To incorporate the image fusion information, Apple worked with Adobe to add ProRAW-specific data to the DNG specification. If an editing app understands that additional information, the image appears as it does when you open it on the iPhone, with editing control over those characteristics. If an app has not been updated to recognize the revised spec, the ProRAW data is ignored and the photo opens as just another Raw image, interpreting only the bare sensor data.
So how can we take advantage of this?
Editing ProRAW photos
In my experience, ProRAW does pretty well with interpreting a scene. Then again, sometimes it just doesn’t. A reader pointed out that the photos from his iPhone 12 Pro Max tend to be “candy-colored.” Editing always depends on each specific photo, of course, but reducing the Vibrance or Saturation values will help that; the Photographic Styles feature in the iPhone 13 and iPhone 13 Pro models can also help somewhat, although the specific attributes you can change are tone and warmth, not saturation specifically. And, of course, that feature is only on the latest phones.
With the iPhone 13 Pro, my most common complaint is that sometimes ProRAW images can appear too bright—not due to exposure, but because the image processor is filling in shadows where I’d prefer it to maintain darks and contrast.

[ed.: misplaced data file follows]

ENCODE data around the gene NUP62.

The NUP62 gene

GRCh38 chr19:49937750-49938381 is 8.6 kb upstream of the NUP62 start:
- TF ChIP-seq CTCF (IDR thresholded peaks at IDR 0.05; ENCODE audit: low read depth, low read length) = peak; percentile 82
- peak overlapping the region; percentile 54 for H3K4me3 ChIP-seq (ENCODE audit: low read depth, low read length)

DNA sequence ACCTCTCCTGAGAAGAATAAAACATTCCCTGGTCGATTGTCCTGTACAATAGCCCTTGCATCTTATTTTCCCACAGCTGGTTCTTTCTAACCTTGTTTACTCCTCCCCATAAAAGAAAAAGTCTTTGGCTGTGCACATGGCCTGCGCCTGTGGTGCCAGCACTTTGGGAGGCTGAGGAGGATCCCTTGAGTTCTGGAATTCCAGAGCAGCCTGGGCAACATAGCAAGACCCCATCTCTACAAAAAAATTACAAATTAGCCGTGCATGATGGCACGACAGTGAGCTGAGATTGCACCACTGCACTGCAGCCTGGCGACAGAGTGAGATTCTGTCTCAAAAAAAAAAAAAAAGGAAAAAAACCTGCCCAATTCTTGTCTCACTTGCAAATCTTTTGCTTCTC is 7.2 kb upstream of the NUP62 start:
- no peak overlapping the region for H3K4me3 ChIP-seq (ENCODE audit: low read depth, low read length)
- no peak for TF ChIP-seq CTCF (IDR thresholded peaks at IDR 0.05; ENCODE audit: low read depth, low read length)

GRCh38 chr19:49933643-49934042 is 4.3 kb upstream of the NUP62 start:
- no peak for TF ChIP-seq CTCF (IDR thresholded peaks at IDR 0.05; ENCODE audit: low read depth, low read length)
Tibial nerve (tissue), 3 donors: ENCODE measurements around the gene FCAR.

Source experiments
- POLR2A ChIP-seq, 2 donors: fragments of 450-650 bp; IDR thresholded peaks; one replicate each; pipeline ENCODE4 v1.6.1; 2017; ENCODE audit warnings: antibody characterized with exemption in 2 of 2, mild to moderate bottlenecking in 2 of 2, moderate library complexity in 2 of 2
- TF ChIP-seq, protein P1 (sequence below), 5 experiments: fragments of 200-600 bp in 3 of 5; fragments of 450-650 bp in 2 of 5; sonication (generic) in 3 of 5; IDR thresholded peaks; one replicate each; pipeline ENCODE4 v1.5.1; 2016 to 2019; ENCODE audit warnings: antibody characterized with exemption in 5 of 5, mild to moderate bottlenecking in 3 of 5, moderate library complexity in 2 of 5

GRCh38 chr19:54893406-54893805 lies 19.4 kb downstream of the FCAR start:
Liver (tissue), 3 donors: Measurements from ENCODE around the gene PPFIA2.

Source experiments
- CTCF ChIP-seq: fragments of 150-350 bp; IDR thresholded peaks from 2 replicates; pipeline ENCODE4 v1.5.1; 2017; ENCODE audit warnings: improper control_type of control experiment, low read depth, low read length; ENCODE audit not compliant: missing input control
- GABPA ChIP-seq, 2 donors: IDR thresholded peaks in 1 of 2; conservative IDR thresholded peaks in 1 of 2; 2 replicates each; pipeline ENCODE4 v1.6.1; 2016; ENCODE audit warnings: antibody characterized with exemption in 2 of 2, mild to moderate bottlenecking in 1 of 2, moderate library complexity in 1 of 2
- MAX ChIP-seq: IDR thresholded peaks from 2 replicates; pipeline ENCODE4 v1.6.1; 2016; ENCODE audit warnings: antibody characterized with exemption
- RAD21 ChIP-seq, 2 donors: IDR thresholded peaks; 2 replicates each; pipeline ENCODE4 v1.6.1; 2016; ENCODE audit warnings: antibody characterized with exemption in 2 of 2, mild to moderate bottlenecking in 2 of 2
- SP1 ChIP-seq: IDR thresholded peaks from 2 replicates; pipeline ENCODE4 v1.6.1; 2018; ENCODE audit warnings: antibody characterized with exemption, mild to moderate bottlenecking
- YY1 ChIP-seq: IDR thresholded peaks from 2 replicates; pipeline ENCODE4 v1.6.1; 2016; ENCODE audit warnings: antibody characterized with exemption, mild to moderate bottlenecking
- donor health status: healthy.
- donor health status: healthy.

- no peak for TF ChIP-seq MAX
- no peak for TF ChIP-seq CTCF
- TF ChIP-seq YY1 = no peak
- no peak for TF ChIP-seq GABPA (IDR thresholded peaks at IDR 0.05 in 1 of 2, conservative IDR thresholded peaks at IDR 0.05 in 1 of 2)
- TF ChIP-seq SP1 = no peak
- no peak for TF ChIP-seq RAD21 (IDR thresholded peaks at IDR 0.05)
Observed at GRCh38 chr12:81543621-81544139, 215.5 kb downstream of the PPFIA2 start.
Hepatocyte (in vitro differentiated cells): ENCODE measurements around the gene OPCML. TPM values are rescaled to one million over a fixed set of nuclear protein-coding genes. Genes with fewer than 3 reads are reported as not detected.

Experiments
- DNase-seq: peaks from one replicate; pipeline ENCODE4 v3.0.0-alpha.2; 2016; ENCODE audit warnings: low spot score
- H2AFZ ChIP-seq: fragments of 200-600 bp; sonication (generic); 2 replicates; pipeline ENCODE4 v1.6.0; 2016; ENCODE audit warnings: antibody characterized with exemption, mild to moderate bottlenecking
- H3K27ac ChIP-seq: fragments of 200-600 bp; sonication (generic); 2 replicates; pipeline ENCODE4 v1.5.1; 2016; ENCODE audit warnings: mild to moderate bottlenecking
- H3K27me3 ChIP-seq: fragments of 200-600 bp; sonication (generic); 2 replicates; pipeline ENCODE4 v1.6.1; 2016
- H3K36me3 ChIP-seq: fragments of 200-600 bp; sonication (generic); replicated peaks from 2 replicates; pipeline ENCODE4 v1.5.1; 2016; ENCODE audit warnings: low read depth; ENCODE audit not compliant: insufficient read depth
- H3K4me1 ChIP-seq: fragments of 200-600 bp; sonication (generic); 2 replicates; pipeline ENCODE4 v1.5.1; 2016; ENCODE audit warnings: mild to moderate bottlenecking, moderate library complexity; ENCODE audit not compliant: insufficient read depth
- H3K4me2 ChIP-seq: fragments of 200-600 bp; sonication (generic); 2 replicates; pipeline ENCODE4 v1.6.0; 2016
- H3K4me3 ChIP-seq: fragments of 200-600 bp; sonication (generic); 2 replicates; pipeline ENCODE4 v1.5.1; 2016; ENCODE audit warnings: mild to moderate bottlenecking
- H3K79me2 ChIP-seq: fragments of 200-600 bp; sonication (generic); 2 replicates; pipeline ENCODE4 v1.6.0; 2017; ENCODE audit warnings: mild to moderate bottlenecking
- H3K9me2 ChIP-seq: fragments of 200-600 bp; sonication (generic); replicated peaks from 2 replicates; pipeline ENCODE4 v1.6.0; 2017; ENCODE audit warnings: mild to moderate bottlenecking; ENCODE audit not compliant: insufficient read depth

Let’s take a look at an example.
Editing ProRAW files in Apple Photos
In this ProRAW photo shot a few weeks ago with my iPhone 13 Pro, Apple’s processing is working on a few separate areas. There’s a lot of contrast in the cloudy sky, nice detail and contrast on the building itself, and plenty of detail on the dark flagpole base in the foreground.
Want to see the computational photography features at work? When I adjust the Brilliance slider in Apple Photos, those three areas react separately.
However, I think this is an instance where the processing feels too aggressive. Yes, it’s nice to see the detail on the flagpole, but it’s fighting with the building. Reducing Brilliance and Shadows makes the image more balanced to my eyes.
The thing about the Photos app is that it uses the same editing tools for every image; Brilliance can have a dramatic effect on ProRAW files, but it’s not specifically targeting the ProRAW characteristics.
Editing ProRAW files in lightroom
So let’s turn our attention to Lightroom and Lightroom Classic.
Adobe’s solution for working with that data is to use a separate Apple ProRaw profile. If we switch to another profile, such as the default Adobe Color, the Apple-specific information is ignored and we get a more washed out image. That can be corrected using Lightroom’s adjustment tools, of course, because the detail, such as the clouds, is all in the file.
With the Apple ProRaw profile applied, though, we can adjust the Profile slider to increase or reduce the computational processing. Reducing it to about 45, in this case, looks like a good balance.
Editing ProRAW files in RAW Power
The app RAW Power takes a similar approach, but with more granularity in how it processes raw files. For ProRAW photos, a Local Tone Map slider appears. Initially, it’s set to its maximum amount, but reducing the value brings more contrast and dark tones to the flagpole.
This is just one example image, but hopefully, you understand my point. Although it seems as if computational processing at the creation stage is unavoidable, I’m glad Apple (and I suspect other manufacturers in the future) are working to make these new technologies more editable.